debatable or wrong.” Miller–El v. Cockrell, 537 U.S. 322, 338 (2003); see also Jennings, 290
F.3d at 1010 (noting that the standard “permits appeal where petitioner can ‘demonstrate that the
issues are debatable among jurists of reason; that a court could resolve the issues [differently]; or
that the questions are adequate to deserve encouragement to proceed further’” (quoting Barefoot
v. Estelle, 463 U.S. 880, 893 n.4 (1983))).
The Court finds that reasonable jurists could debate whether Petitioner was offered the
ten-year plea bargain. Petitioner’s trial counsel does not specifically recall telling Petitioner
about the deal, and although trial counsel opines that he has notes from his visits with Petitioner,
no contemporaneous notes were provided to the Court evidencing that any such conversation
took place. Additionally, no contemporaneous written correspondence between Petitioner and his
attorney, or between Petitioner’s attorney and the DDA were submitted reflecting that the deal
was discussed and rejected. Finally, Petitioner states in his affidavit that he would have accepted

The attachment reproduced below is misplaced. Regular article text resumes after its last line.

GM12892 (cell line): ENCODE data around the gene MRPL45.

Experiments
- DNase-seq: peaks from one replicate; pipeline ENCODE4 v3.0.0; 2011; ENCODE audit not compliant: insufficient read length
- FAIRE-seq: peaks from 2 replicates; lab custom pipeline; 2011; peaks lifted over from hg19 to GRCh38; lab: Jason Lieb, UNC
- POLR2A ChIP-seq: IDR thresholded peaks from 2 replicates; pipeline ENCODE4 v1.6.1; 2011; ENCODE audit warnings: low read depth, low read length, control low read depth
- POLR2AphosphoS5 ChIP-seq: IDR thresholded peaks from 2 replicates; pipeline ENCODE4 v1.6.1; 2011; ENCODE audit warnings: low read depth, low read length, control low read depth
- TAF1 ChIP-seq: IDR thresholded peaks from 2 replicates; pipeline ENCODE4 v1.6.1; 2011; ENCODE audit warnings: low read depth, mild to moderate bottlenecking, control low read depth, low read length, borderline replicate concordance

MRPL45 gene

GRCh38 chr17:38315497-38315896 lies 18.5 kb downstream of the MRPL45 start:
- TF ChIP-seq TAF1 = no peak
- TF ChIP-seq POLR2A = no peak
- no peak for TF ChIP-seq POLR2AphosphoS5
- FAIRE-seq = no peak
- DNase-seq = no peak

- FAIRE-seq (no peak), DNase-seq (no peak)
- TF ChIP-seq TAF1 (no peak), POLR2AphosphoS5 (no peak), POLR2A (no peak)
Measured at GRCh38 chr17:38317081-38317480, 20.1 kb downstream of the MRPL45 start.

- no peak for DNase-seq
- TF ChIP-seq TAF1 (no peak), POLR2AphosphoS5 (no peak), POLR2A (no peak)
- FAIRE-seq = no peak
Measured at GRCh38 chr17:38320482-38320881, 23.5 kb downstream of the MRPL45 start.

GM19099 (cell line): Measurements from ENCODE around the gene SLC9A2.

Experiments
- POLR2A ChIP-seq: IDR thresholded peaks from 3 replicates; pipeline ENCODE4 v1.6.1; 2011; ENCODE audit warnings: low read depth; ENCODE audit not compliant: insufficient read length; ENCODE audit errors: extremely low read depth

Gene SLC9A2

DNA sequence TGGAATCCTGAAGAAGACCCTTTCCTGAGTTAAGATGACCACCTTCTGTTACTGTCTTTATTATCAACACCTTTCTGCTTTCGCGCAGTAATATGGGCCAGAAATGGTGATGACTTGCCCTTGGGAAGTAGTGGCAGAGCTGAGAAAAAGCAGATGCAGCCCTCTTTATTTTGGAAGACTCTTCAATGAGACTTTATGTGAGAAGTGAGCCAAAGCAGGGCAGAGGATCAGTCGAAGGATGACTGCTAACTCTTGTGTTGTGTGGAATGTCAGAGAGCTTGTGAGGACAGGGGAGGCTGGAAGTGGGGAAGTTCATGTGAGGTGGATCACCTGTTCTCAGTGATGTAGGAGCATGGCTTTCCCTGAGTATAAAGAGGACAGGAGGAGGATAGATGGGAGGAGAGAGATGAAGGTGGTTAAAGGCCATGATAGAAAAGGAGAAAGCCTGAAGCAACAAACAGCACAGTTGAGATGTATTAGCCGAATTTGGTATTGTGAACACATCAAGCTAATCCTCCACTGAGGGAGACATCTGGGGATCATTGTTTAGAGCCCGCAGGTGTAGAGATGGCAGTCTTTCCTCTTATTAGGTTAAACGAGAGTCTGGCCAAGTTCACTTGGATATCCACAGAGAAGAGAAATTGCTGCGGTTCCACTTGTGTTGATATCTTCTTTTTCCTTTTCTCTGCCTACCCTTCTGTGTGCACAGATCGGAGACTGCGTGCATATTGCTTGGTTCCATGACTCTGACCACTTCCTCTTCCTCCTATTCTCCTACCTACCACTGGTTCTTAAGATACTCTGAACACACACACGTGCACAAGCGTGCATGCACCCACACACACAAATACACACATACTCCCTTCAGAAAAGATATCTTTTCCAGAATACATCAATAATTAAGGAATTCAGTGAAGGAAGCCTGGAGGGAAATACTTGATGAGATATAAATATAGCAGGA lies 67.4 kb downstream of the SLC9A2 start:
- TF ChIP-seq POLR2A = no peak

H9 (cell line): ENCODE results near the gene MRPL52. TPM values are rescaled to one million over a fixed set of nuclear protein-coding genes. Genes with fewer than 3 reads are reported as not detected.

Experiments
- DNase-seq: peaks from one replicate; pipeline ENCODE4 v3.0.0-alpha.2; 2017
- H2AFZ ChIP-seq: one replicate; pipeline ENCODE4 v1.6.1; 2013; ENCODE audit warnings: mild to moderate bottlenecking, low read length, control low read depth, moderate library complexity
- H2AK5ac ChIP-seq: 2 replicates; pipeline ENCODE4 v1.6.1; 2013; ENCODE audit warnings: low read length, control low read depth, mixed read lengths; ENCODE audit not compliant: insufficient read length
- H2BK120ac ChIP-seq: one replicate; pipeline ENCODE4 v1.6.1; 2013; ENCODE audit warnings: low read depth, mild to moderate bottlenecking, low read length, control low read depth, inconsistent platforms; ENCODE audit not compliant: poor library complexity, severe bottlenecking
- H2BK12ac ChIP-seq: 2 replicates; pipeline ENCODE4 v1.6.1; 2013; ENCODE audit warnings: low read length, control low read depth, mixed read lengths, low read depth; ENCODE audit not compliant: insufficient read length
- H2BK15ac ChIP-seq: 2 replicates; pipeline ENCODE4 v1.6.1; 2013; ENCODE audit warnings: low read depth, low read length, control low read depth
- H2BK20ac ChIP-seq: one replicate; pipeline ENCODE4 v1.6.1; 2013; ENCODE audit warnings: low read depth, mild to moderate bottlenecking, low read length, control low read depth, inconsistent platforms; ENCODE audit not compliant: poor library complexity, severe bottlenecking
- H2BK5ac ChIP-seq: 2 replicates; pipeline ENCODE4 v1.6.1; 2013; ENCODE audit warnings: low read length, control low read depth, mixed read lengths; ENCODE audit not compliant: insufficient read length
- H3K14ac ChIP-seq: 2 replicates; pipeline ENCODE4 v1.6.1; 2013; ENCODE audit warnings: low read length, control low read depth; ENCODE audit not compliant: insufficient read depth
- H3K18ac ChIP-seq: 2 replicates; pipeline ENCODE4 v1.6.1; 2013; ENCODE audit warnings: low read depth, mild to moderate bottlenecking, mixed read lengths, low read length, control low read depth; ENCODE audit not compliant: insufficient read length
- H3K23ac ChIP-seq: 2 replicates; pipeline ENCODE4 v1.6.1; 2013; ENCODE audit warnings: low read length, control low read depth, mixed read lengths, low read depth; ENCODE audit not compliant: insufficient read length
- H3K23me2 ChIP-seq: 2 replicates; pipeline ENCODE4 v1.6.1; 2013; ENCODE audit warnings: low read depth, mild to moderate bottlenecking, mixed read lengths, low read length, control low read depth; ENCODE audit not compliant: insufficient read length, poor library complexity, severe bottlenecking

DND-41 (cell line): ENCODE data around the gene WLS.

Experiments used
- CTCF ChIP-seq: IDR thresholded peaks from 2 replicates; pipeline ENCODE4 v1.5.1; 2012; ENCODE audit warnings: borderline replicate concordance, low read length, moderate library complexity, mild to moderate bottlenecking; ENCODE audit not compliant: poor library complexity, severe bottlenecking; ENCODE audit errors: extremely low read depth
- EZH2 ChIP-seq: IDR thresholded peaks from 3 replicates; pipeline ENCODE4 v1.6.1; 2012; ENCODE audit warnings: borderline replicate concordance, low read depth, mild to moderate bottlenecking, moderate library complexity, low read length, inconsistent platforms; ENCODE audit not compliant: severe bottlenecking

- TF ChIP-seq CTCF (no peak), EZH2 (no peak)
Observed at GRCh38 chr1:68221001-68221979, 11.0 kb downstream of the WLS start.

a ten-year deal because the evidence against him was “very strong” and he was facing twelve
hundred months of incarceration.
For those portions of a magistrate’s findings and recommendations to which neither party
has objected, the Act does not prescribe any standard of review. See Thomas v. Arn, 474 U.S.
140, 152 (1985) (“There is no indication that Congress, in enacting [the Act], intended to require
a district judge to review a magistrate’s report to which no objections are filed.”); United States.
v. Reyna-Tapia, 328 F.3d 1114, 1121 (9th Cir. 2003) (en banc) (holding that the court must
review de novo magistrate’s findings and recommendations if objection is made, “but not
otherwise”). Although in the absence of objections no review is required, the Magistrates Act
“does not preclude further review by the district judge sua sponte . . . under a de novo or any
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other standard.” Thomas, 474 U.S. at 154. Indeed, the Advisory Committee Notes to Fed. R. Civ.
P. 72(b) recommend that “[w]hen no timely objection is filed,” the Court review the magistrate’s
recommendations for “clear error on the face of the record.”
For those portions of Judge Clarke’s Findings and Recommendation to which neither
party has objected, this Court follows the recommendation of the Advisory Committee and
reviews those matters for clear error on the face of the record. No such error is apparent.
The Court ADOPTS IN PART Judge Clarke’s Findings and Recommendation, ECF 78.
Petitioner’s Amended Petition for Writ of Habeas Corpus (ECF 55) is DENIED and his case
DISMISSED with prejudice. The Court issues a Certificate of Appealability on the issue of
whether Petitioner’s procedural default is excused under Martinez v. Ryan.
IT IS SO ORDERED.
DATED this 26th day of October, 2017.
/s/ Michael H. Simon
Michael H. Simon
United States District Judge